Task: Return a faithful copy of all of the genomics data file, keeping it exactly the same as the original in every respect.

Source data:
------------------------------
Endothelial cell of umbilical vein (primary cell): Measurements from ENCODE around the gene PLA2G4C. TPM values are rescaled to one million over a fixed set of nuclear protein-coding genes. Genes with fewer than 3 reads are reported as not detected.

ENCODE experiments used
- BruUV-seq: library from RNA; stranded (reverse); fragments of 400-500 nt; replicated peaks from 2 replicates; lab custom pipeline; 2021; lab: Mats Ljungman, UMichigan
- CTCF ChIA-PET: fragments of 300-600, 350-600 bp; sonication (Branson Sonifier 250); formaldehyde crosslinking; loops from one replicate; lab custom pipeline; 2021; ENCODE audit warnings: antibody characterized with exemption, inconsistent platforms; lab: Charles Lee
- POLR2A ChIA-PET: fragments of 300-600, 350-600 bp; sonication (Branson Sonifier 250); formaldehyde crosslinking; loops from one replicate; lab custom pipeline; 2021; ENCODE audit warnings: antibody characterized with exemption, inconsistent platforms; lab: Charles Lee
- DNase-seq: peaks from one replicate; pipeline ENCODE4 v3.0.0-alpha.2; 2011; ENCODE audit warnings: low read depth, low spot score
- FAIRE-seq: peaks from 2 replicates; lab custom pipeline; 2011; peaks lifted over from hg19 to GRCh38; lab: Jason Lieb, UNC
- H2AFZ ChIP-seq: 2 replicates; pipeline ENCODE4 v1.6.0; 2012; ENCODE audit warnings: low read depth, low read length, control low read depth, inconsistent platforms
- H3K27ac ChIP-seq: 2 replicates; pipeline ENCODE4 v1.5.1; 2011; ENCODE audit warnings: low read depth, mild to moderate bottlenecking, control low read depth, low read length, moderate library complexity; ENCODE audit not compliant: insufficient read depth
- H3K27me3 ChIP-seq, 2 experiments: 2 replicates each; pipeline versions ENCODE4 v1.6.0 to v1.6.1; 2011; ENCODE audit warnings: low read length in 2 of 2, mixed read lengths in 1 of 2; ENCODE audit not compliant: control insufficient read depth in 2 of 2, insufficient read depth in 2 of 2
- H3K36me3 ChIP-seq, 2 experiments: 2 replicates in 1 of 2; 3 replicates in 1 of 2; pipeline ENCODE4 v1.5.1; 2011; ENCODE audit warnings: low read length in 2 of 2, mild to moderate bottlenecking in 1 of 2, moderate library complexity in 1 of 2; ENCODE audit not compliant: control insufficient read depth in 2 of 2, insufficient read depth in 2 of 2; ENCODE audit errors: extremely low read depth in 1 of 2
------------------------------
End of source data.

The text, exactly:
Endothelial cell of umbilical vein (primary cell): Measurements from ENCODE around the gene PLA2G4C. TPM values are rescaled to one million over a fixed set of nuclear protein-coding genes. Genes with fewer than 3 reads are reported as not detected.

ENCODE experiments used
- BruUV-seq: library from RNA; stranded (reverse); fragments of 400-500 nt; replicated peaks from 2 replicates; lab custom pipeline; 2021; lab: Mats Ljungman, UMichigan
- CTCF ChIA-PET: fragments of 300-600, 350-600 bp; sonication (Branson Sonifier 250); formaldehyde crosslinking; loops from one replicate; lab custom pipeline; 2021; ENCODE audit warnings: antibody characterized with exemption, inconsistent platforms; lab: Charles Lee
- POLR2A ChIA-PET: fragments of 300-600, 350-600 bp; sonication (Branson Sonifier 250); formaldehyde crosslinking; loops from one replicate; lab custom pipeline; 2021; ENCODE audit warnings: antibody characterized with exemption, inconsistent platforms; lab: Charles Lee
- DNase-seq: peaks from one replicate; pipeline ENCODE4 v3.0.0-alpha.2; 2011; ENCODE audit warnings: low read depth, low spot score
- FAIRE-seq: peaks from 2 replicates; lab custom pipeline; 2011; peaks lifted over from hg19 to GRCh38; lab: Jason Lieb, UNC
- H2AFZ ChIP-seq: 2 replicates; pipeline ENCODE4 v1.6.0; 2012; ENCODE audit warnings: low read depth, low read length, control low read depth, inconsistent platforms
- H3K27ac ChIP-seq: 2 replicates; pipeline ENCODE4 v1.5.1; 2011; ENCODE audit warnings: low read depth, mild to moderate bottlenecking, control low read depth, low read length, moderate library complexity; ENCODE audit not compliant: insufficient read depth
- H3K27me3 ChIP-seq, 2 experiments: 2 replicates each; pipeline versions ENCODE4 v1.6.0 to v1.6.1; 2011; ENCODE audit warnings: low read length in 2 of 2, mixed read lengths in 1 of 2; ENCODE audit not compliant: control insufficient read depth in 2 of 2, insufficient read depth in 2 of 2
- H3K36me3 ChIP-seq, 2 experiments: 2 replicates in 1 of 2; 3 replicates in 1 of 2; pipeline ENCODE4 v1.5.1; 2011; ENCODE audit warnings: low read length in 2 of 2, mild to moderate bottlenecking in 1 of 2, moderate library complexity in 1 of 2; ENCODE audit not compliant: control insufficient read depth in 2 of 2, insufficient read depth in 2 of 2; ENCODE audit errors: extremely low read depth in 1 of 2